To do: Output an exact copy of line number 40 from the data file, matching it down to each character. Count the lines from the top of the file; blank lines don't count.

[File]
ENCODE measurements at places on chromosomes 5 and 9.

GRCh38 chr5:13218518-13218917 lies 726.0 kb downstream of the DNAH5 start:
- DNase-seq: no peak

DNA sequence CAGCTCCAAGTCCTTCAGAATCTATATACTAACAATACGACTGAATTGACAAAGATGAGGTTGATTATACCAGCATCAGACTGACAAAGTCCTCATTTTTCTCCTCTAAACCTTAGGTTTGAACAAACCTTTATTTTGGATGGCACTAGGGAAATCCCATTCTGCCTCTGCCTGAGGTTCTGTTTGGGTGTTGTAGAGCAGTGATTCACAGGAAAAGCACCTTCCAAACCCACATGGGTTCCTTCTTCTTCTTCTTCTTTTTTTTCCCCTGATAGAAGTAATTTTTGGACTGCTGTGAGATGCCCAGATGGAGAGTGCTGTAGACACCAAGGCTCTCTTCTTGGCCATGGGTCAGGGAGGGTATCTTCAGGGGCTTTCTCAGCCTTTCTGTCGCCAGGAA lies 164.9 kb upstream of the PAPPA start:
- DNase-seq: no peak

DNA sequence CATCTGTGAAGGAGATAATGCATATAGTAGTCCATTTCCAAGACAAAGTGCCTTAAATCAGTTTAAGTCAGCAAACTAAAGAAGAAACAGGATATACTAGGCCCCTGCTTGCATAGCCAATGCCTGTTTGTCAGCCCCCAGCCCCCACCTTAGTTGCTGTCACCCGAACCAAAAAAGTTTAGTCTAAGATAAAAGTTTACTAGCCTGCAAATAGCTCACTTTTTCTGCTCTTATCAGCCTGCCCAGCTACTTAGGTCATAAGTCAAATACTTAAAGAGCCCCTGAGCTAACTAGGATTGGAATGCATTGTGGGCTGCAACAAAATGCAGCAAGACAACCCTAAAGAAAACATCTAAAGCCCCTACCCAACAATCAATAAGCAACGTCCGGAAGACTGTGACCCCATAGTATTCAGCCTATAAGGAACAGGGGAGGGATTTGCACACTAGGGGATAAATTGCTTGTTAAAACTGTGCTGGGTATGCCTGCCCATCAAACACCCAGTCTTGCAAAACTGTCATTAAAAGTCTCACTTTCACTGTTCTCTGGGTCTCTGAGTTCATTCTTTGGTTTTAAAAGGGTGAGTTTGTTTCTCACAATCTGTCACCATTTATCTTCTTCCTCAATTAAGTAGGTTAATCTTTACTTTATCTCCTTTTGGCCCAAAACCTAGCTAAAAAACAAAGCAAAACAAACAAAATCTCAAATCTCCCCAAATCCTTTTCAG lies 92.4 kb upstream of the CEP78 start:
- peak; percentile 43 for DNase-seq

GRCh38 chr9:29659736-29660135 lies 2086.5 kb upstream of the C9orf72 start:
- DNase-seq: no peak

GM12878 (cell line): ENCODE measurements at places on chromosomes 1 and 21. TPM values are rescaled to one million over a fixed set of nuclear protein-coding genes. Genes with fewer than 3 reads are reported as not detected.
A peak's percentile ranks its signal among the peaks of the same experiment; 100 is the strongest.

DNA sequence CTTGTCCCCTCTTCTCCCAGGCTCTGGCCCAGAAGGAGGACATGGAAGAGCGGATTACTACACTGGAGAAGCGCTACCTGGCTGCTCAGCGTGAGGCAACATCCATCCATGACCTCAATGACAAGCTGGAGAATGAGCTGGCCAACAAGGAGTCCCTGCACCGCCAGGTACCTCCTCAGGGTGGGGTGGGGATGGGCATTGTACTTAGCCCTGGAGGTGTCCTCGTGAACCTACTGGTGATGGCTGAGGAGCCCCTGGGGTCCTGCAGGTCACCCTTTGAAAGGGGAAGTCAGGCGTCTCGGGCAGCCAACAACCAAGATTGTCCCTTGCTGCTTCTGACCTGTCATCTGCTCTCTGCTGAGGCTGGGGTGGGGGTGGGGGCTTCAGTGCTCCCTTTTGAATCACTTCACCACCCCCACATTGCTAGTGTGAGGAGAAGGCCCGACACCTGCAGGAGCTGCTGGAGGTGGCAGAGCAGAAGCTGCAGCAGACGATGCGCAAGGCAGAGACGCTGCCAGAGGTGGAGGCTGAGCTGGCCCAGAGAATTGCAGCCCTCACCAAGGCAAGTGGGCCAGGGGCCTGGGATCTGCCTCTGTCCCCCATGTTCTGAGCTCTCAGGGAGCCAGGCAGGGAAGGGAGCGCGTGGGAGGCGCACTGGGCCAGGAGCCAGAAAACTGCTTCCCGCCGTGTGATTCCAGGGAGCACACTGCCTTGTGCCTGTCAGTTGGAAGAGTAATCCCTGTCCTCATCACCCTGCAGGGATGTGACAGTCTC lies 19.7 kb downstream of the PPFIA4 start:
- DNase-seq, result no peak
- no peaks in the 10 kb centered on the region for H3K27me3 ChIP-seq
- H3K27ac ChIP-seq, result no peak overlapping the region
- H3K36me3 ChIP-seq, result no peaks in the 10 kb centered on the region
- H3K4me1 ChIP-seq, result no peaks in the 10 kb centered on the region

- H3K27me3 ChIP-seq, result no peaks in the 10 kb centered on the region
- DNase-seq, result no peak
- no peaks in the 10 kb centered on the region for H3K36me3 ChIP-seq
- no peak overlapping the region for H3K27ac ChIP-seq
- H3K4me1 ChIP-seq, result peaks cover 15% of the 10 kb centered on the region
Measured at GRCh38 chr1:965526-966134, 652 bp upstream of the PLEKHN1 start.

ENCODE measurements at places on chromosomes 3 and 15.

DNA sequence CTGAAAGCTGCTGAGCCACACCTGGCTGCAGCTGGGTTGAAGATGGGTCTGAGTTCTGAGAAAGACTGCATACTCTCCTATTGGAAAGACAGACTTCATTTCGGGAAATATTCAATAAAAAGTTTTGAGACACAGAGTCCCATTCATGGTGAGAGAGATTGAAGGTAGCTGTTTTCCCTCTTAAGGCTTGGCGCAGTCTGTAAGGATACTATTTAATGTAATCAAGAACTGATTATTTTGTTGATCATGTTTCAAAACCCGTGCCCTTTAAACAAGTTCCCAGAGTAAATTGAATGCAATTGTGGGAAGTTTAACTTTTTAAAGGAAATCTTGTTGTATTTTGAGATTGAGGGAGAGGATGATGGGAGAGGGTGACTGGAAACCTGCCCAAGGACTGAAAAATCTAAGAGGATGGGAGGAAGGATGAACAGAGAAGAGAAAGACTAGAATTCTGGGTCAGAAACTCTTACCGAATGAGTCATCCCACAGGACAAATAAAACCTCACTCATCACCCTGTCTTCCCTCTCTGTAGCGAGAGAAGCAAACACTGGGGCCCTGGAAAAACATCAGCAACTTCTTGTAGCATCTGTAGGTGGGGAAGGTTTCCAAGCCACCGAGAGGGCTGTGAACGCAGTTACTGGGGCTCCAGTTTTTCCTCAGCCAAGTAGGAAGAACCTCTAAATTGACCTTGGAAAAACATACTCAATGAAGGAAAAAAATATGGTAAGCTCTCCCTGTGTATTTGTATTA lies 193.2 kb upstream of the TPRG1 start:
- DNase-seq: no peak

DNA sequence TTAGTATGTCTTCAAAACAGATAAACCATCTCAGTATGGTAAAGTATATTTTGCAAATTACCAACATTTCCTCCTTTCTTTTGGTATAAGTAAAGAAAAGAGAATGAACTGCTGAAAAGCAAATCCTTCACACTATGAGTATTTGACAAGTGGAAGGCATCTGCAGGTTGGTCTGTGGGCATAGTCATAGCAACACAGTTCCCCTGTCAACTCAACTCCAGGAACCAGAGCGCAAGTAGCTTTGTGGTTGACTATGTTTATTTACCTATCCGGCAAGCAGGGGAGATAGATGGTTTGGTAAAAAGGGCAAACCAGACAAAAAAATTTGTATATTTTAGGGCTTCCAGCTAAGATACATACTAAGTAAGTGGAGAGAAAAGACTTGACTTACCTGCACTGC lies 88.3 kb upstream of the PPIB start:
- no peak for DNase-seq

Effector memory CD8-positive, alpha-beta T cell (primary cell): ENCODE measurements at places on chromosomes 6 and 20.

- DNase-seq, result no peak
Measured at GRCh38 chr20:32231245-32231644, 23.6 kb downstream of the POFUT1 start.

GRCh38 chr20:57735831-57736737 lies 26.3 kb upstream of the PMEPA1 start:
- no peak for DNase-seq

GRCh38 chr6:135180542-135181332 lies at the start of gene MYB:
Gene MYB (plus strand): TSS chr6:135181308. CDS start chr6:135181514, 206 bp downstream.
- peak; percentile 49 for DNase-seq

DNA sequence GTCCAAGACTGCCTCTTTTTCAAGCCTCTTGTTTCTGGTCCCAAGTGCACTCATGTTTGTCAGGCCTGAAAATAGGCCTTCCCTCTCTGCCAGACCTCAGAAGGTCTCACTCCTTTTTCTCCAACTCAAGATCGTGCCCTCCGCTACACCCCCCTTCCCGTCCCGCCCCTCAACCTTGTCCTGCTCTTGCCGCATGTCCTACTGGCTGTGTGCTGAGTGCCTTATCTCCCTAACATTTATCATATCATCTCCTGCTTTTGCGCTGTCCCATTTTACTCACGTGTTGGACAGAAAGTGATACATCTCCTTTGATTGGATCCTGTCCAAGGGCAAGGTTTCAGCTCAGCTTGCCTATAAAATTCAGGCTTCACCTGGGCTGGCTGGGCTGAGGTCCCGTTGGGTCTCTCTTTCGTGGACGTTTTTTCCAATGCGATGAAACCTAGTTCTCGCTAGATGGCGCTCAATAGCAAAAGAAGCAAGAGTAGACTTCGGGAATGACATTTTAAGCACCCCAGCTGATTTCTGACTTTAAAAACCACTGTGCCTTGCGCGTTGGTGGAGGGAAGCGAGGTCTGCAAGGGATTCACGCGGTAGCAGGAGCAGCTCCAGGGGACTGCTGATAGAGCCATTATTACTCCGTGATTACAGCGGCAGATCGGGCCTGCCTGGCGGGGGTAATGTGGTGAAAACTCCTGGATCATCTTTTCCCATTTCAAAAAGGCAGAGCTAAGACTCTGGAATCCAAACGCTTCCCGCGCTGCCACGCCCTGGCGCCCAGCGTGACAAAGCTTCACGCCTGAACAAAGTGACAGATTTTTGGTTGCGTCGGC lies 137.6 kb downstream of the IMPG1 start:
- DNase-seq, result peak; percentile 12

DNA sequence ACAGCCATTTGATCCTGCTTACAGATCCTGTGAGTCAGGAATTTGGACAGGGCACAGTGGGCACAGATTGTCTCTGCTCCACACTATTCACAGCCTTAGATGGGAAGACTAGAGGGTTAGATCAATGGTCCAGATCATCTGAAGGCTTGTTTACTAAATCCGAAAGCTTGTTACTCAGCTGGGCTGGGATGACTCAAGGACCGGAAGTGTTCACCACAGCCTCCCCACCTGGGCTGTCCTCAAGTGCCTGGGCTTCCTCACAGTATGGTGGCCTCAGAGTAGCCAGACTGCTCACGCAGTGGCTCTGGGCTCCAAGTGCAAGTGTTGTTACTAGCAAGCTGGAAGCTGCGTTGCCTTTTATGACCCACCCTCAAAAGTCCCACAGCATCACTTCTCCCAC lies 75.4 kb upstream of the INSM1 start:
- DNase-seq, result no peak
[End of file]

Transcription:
- DNase-seq, result no peak